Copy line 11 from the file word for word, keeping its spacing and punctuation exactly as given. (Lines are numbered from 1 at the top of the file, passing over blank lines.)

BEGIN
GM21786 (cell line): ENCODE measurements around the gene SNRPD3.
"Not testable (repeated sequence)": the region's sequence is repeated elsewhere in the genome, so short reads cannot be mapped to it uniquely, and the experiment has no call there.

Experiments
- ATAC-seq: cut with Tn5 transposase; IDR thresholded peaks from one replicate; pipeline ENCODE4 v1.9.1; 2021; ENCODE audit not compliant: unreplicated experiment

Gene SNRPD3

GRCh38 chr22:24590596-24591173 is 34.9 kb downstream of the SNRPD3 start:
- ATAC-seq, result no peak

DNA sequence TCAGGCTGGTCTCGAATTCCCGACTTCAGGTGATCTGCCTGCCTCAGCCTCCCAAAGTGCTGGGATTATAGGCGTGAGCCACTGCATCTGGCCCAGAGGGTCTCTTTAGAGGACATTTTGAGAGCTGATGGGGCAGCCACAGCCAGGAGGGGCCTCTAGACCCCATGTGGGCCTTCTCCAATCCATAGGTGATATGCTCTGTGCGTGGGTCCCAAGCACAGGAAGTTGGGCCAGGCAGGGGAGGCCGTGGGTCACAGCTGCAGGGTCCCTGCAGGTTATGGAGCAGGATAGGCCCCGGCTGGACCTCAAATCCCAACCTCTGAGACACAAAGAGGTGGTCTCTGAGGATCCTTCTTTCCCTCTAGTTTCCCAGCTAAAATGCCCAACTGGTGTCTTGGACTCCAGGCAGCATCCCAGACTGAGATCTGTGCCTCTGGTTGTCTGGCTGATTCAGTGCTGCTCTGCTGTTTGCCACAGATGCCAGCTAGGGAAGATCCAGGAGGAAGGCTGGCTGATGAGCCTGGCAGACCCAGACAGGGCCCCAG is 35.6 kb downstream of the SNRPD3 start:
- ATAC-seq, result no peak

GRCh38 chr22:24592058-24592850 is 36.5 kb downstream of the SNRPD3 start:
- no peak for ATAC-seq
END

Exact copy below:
- no peak for ATAC-seq